The ability to share data, information and knowledge is an important differentiator in today’s digital economy. At Navigant Consulting, it’s a concept that’s taken seriously.
“Communication and collaboration are at the heart of what we do,” says Tim Monson, CTO at the 2,500-employee Chicago-based firm.
For Monson and the cadre of Navigant consultants, these are no idle words. The ability to respond to clients’ immediate needs is paramount.
In the past, Navigant relied on the Lotus Notes Domino platform to handle messaging. The technology had long served as the cornerstone for the organization’s e-mail, contact and scheduling systems. However, Monson knew that the system needed to be improved. Because of internal growth, acquisitions and more sophisticated requirements, it was time for a change.
“We needed a more robust and streamlined system in place,” he says.
Navigant, under the leadership of CIO Changappa Kodendera, opted to migrate messaging to Microsoft Exchange. He says moving to Exchange makes it easier for them to fetch e-mail from multiple systems and devices. It also makes it easier to integrate calendaring and scheduling data for employees to share.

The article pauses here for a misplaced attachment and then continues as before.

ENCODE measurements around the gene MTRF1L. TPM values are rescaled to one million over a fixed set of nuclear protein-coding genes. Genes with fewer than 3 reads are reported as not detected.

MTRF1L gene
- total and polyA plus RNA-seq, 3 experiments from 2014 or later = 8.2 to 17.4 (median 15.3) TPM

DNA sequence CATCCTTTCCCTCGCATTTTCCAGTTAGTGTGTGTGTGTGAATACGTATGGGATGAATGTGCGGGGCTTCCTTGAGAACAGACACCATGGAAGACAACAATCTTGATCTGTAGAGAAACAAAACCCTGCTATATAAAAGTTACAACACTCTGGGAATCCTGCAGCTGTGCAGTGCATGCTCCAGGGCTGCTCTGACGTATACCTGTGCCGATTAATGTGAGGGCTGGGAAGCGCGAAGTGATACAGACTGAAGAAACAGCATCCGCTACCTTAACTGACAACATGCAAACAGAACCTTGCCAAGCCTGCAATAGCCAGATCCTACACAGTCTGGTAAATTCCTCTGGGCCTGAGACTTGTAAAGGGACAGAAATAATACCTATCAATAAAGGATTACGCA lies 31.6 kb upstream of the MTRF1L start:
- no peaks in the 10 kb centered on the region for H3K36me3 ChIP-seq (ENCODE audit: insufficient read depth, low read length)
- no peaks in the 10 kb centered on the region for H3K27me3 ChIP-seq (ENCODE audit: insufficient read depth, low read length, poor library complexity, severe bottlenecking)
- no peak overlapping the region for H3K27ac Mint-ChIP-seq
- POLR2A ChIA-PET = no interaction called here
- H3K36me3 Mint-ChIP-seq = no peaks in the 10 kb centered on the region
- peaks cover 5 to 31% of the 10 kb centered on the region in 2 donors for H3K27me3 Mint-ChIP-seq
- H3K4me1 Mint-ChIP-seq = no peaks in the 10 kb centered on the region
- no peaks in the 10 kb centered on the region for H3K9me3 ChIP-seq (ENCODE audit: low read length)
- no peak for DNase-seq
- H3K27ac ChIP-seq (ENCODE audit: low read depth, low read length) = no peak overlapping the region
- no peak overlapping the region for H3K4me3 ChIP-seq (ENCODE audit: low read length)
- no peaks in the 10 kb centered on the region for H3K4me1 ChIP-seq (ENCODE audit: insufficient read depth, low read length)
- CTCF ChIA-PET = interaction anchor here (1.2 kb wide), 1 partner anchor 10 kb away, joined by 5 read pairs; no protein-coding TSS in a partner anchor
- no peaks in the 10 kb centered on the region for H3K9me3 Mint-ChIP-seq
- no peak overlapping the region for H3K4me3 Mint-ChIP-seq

Along with the Exchange deployment, Navigant is also deploying Microsoft’s Office Communications Server for an even more enhanced suite of communication applications. The company began switching over to the new system in February 2009.
The result? Navigant has boosted its efficiency and productivity, all while building an environment that makes it easier to communicate internally and with clients.
“It was a strategic decision that will provide many benefits,” Monson says. “We’ve consolidated licensing, simplified IT administration and reduced our total cost of ownership.”
The ability to respond to clients’ needs without delay is a necessity in business today. This is particularly true for organizations coping with substantial regulatory or structural change — the primary focus of Navigant’s practice.
The consulting firm, which operates out of 40 offices and caters to companies in construction, energy, financial services, government, healthcare, insurance and law, helps businesses improve operations and address conflict, performance and risk-related challenges.
In May 2008, Monson and other executives at Navigant huddled to discuss a growing issue. The Lotus Notes platform, while functional, imposed important limitations on the firm.
“Continuity and consistency across the organization was lacking,” Monson explains. When he conducted a survey of employees to gauge overall satisfaction levels, he discovered that employees overwhelmingly wanted to use Outlook.
Monson knew that Navigant had to invest in a more sophisticated system. The company had simply outgrown the Lotus Notes messaging platform.
“Our option was to either migrate up the IBM chain or move to another platform,” he relates. Yet, no matter which direction the initiative took, the company wanted to deploy a system that offered an industry-standard approach, says Monson.
Navigating a Solution